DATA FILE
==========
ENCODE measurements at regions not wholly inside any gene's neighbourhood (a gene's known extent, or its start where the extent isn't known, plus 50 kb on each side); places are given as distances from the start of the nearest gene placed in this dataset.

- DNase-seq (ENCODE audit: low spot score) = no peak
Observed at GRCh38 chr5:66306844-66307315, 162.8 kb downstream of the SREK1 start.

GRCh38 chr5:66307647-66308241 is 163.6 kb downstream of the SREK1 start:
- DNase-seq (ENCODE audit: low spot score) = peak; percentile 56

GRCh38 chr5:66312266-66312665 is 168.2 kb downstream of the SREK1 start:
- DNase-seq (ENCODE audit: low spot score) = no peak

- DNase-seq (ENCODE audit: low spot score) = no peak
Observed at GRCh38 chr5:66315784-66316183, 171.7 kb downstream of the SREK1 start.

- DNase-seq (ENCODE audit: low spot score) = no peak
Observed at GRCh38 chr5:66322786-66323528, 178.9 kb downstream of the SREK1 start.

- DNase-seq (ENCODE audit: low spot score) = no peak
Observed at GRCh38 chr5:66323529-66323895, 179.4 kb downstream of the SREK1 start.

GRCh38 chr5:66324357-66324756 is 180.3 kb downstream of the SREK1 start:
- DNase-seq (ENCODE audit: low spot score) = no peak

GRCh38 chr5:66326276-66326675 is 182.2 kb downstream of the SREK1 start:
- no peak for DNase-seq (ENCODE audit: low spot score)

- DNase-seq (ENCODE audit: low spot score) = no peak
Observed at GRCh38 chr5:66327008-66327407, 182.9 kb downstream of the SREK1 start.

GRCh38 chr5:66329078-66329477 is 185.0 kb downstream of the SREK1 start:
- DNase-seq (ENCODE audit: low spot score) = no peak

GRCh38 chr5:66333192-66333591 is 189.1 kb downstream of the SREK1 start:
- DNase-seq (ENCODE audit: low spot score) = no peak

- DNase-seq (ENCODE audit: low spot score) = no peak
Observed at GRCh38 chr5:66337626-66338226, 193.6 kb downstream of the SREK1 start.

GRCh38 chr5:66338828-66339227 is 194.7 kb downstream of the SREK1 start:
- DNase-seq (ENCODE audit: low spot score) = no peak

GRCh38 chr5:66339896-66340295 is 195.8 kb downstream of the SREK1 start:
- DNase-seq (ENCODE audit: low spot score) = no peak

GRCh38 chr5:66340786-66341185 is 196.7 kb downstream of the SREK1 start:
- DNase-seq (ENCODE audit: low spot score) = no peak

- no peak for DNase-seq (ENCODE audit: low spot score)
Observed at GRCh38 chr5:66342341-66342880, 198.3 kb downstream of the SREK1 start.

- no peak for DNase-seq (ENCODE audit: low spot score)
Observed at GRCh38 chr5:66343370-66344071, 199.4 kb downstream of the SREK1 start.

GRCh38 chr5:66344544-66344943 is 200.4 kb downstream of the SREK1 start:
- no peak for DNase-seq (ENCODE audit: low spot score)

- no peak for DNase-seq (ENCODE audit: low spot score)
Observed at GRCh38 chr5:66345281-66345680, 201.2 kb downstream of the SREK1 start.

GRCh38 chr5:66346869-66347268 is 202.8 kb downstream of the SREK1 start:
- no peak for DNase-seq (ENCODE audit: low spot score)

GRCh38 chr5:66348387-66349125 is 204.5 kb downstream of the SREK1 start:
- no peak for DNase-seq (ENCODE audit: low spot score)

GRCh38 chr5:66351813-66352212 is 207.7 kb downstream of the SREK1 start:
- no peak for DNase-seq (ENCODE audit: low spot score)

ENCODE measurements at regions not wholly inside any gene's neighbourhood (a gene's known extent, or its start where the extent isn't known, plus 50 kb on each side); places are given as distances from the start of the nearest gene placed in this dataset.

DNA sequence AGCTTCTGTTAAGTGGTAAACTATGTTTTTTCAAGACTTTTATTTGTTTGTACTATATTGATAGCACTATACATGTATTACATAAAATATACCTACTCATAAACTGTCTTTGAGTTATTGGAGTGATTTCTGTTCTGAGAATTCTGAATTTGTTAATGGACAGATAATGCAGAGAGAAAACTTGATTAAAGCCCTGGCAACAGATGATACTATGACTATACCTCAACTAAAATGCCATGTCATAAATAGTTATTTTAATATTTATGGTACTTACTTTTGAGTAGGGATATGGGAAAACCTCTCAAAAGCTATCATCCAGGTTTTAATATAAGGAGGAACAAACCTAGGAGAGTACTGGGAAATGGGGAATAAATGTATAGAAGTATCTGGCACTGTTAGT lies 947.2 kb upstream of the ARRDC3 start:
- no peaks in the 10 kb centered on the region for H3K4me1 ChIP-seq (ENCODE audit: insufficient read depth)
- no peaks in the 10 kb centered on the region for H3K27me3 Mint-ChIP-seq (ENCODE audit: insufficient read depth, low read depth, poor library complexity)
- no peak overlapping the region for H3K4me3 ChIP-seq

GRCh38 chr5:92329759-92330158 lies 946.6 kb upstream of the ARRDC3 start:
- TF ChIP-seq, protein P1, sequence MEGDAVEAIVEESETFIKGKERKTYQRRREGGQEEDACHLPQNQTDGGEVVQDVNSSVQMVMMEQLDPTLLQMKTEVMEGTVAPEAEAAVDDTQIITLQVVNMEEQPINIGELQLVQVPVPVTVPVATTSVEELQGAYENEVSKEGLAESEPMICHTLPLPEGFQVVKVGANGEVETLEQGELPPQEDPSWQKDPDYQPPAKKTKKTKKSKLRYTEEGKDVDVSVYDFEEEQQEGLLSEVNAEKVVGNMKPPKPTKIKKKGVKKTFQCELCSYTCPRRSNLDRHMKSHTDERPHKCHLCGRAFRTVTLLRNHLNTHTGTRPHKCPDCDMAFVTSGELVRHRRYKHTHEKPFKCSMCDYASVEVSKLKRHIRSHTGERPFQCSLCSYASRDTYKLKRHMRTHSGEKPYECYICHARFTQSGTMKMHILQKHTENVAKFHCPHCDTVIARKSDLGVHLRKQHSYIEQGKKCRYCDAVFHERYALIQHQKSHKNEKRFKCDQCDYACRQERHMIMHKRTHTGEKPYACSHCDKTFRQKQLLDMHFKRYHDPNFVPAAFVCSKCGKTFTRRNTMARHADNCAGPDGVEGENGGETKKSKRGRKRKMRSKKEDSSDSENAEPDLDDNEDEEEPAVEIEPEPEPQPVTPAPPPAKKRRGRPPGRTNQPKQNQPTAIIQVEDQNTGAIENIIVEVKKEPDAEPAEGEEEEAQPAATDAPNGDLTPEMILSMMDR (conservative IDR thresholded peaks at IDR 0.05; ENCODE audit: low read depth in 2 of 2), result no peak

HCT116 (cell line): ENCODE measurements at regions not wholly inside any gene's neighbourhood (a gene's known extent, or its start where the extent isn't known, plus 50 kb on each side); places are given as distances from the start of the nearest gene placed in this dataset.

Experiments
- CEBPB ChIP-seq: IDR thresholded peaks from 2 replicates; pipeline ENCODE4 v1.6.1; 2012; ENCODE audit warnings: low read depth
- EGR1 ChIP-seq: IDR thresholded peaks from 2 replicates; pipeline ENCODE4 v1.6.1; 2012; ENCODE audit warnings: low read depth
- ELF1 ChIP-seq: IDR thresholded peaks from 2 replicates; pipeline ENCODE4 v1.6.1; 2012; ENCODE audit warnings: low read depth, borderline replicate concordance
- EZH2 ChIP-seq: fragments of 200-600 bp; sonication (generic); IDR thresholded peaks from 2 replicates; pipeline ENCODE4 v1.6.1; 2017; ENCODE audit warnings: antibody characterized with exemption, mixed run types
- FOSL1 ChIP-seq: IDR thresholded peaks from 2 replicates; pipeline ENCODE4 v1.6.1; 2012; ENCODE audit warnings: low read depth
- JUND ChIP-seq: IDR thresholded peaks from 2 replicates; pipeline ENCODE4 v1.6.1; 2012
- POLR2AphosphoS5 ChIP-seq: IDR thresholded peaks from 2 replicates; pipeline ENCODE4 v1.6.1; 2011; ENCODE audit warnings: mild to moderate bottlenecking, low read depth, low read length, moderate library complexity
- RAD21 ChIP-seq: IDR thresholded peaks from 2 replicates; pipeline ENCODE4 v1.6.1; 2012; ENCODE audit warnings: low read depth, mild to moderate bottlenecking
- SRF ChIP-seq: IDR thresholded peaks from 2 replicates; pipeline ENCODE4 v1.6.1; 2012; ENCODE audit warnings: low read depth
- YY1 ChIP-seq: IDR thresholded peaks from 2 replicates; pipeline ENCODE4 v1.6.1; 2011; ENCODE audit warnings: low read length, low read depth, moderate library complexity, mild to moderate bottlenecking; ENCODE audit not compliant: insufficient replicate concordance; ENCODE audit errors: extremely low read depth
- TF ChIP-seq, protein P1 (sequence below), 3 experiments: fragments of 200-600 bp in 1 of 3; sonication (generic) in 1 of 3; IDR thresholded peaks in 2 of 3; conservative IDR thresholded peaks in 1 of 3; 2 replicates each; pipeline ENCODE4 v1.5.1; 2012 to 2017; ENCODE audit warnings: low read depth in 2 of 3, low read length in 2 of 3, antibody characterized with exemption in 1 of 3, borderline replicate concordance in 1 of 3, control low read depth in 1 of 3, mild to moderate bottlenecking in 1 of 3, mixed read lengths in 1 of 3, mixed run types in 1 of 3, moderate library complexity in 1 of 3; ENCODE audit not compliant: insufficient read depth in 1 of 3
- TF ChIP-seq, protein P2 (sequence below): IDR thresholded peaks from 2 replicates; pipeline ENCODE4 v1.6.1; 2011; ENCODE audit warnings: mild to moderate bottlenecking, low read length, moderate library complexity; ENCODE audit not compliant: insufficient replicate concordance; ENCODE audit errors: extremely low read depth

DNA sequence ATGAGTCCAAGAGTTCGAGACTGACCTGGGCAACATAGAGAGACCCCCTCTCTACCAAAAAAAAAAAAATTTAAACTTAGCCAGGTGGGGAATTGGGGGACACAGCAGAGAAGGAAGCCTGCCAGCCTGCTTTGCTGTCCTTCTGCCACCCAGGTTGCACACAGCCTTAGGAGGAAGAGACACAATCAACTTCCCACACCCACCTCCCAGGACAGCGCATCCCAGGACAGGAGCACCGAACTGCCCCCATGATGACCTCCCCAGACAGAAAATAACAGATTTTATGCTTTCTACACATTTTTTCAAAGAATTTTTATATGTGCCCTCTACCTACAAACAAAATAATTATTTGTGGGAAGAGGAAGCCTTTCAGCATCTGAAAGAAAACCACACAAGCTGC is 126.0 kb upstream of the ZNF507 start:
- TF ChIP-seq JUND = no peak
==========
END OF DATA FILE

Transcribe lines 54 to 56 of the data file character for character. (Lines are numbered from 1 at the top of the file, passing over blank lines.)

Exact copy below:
Experiments
- CEBPB ChIP-seq: IDR thresholded peaks from 2 replicates; pipeline ENCODE4 v1.6.1; 2012; ENCODE audit warnings: low read depth
- EGR1 ChIP-seq: IDR thresholded peaks from 2 replicates; pipeline ENCODE4 v1.6.1; 2012; ENCODE audit warnings: low read depth